The Three Styles of Mooning: Too Good to Be True, by Benjamin Anastas
This is another in my Bad Parenting series, this time with two generations of bad dads: the author’s father mortifies his children by mooning his friends in public on a regular basis; the author by sliding so far financially that he’s feeding his son with whatever spare change he can scare up in the house. For much of the memoir, Ben is hanging off a monetary cliff, by his fingernails. And while his situation is bleak, the brand of humor he slips in saves the book from being Les Miserables for the New Millennium. The description of his dad’s three varieties of mooning are worth the cover price:
My father is about to moon someone. In the A&P parking lot.
I should pause for a moment and explain, from the safety of adulthood, that my father had three major styles when it came to mooning. The first and probably the most common type happened in the car, when my father was behind the wheel. Let’s call it the Face in the Window. If we were driving through Gloucester and passed a friend from his wilder, artsy crowd, he would sometimes put the car in neutral, crouch up on the seat yank down his pants and press his bare ass to the glass…I had seen the Face in the Window from the outside enough times to fear it: the twin mounds of flesh pressed hard against the window; the dark crevice down the center, like a crack in the earth; the beard of pubic hair and dangling ball sack. No one, no matter what his suit of character armor, should have to contemplate the furry pucker of his father’s asshole in the window of a car, or anywhere else. It is like seeing your own death. Actually, it’s like seeing your own death and staring at your father’s asshole at the same time.
His second style of mooning was an offshoot of the first: the Breezeway. This is identical to the Face in the Window, except the car windows are open. It’s fresher, more natural. Easier to shrug off, if you happen to catch some collateral.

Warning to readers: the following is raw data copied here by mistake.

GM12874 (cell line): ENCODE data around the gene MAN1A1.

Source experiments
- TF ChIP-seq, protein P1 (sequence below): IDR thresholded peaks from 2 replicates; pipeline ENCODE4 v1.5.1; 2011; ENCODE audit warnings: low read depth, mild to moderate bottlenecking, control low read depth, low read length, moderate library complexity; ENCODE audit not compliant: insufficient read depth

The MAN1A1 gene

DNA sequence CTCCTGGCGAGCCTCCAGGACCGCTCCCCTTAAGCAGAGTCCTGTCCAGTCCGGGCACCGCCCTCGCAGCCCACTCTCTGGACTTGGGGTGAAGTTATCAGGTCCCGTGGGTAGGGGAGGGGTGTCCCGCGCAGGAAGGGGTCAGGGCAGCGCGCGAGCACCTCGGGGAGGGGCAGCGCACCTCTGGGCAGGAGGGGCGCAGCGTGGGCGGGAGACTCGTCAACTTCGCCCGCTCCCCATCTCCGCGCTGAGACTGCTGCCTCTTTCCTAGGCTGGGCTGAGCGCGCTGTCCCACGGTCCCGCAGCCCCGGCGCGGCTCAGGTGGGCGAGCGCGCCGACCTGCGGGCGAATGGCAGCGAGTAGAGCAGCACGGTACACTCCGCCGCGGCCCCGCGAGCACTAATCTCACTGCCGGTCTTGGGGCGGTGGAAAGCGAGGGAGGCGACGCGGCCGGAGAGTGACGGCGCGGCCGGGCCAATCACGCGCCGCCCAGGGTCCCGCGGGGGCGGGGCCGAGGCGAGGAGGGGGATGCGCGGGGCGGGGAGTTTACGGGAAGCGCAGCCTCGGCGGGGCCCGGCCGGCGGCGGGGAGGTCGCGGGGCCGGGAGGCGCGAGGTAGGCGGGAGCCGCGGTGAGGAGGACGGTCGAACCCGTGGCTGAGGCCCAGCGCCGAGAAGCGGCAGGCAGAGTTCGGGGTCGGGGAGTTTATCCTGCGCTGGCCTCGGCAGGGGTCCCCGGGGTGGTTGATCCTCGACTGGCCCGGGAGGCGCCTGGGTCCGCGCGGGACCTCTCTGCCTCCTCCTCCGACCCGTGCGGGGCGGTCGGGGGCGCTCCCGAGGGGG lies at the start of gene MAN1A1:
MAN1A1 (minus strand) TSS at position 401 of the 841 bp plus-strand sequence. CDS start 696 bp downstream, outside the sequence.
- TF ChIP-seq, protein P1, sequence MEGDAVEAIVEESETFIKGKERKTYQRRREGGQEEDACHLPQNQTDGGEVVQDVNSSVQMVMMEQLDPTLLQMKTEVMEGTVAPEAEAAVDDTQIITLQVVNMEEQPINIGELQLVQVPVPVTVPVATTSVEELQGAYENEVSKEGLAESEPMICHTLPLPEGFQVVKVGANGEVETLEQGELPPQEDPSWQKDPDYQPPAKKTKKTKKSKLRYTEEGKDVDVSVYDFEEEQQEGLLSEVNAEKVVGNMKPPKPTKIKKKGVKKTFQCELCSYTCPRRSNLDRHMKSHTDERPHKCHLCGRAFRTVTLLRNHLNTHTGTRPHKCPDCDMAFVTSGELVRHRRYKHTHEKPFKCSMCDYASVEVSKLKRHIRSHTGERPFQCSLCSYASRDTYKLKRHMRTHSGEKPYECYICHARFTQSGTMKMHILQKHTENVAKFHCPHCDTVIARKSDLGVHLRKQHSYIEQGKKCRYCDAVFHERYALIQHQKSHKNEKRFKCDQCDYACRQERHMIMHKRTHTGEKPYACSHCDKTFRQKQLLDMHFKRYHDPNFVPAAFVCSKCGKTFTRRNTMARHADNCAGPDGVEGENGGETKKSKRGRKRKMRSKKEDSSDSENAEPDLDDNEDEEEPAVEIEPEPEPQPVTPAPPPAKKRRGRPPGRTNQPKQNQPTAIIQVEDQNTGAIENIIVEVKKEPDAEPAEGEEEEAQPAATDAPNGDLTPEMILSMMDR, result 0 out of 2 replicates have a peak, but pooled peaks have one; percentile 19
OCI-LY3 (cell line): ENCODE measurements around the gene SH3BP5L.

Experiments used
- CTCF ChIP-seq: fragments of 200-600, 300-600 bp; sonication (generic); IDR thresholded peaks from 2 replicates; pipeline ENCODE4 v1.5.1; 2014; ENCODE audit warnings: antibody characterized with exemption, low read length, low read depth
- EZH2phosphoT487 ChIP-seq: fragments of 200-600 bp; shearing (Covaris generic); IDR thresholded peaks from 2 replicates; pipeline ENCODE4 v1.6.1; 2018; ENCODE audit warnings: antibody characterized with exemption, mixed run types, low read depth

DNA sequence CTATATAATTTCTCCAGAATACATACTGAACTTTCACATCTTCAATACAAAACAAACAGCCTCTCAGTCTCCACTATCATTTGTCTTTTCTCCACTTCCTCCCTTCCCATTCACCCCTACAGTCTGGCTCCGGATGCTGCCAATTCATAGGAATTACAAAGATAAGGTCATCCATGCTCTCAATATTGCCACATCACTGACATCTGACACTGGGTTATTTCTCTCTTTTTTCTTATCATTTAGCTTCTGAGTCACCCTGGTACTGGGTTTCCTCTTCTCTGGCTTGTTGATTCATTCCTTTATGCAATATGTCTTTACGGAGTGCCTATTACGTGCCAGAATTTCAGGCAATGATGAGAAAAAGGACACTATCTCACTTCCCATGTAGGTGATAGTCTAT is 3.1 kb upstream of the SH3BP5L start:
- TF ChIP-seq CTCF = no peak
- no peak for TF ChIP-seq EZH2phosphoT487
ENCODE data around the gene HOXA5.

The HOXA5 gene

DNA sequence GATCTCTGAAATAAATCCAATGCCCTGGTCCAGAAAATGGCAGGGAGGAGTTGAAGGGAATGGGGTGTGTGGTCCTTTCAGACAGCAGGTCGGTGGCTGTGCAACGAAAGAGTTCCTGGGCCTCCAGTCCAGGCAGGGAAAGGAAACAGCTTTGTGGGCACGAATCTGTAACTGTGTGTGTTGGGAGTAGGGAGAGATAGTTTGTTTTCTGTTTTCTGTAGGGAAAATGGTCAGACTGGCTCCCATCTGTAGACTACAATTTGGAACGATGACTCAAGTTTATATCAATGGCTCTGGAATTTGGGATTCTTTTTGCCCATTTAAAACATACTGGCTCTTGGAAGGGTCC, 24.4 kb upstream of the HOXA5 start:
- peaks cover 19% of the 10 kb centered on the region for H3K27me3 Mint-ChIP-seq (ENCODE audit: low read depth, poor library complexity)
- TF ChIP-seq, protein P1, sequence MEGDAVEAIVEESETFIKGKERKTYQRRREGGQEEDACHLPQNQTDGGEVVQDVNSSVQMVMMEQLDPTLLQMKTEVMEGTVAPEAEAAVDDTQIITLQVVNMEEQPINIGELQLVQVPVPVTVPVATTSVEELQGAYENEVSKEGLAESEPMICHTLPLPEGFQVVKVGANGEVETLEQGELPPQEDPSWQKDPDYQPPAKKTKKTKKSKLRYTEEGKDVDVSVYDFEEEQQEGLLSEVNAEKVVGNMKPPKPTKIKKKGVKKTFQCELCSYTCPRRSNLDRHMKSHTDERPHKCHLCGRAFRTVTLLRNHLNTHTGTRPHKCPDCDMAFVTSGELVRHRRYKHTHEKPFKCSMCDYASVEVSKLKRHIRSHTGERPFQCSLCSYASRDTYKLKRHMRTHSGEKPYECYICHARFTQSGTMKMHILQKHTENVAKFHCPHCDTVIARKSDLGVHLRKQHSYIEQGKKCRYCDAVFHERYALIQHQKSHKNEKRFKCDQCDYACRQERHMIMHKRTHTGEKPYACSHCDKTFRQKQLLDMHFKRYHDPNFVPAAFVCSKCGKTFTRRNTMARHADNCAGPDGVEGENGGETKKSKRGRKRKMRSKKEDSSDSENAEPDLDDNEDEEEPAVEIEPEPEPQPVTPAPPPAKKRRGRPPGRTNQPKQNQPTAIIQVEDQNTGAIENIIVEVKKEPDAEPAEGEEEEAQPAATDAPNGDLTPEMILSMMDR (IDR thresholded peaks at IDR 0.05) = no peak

The third style of mooning is the easiest to employ on the fly: the Quick Drop. This is the moon my father used when he was on foot. It could happen in an instant, at any time. He dropped his pants, threw himself over forward, and reached behind to spread his ass cheeks wide. Without the spread it was still a full-on mooning, but the effect was a little more restrained, more polite.
With parenting like that, it’s a wonder Anastas didn’t die of mortification during his teens. And as if his dad weren’t enough of a handful, it was actually his mother who was the certifiably mentally ill one. The whole family stays for a time at a residential psychiatric facility, in hopes of restoring his mother’s sanity. This period is what gave the book its title: the therapists, in a chilling moment of tough love, hang derogatory signs around Benjamin’s and his siblings’ necks. His brother’s sign reads MR. KNOW-IT-ALL, his sister’s says CRYBABY, and Benjamin is labeled TOO GOOD TO BE TRUE. So the reader tends to cut him a little slack on his own shortcomings. He successfully (to me, at least) explains how, through a combination of unlucky breaks, weak moments, publisher stinginess, and internet-induced procrastination, he comes be be significantly worse off than penniless, even though his first novel was successful, and he was given an advance for his second. It’s only when he hits rock bottom that he remembers some of the most traumatic moments in his screwed-up childhood.
There’s a lot in this book, even though it’s less than 200 pages long. Along with his finances, his marriage has also fallen apart. He’s started another relationship, one he’s desperate to succeed at. He writes beautifully about this as well, lest you think this is a short book of poor-mouthing and mooning. Here, he describes his dashed hopes for the broken marriage, expressed in two dilapidated chairs at the house he’s rented during a temporary teaching appointment. His wife was supposed to join him, but never does.
I’d been more interested when I rented the house in a pair of green deck chairs set under a tree at the end of the winding path through the woods to the pond. They had a nice view of the water; I had imagined sitting there with Marina at the end of my teaching day with a book and a glass of wine. I had never really fantasized or even thought that much about what married life with her would be like, how it would be different from the years we had already spent as a couple — so far it was just like it had always been before we decided to get married, only worse…At first I ignored the chairs down at the water. If I saw them through the window when I looked out toward the pond, or caught a glimpse of them, between the trees, while I came down the driveway in the Volvo at the end of the day — two rickety green chairs, sitting side by side — I felt a pang in my heart that I hated, but it was real. I didn’t like missing my wife the way I did, and it bothered me that when I daydreamed about sitting with her at the pond it was like something from a commercial for instant coffee…
While Anastas’ situation is bleak, he manages to end on a modestly optimistic note. I enjoyed watching him get there.
author photo: Lorena Ros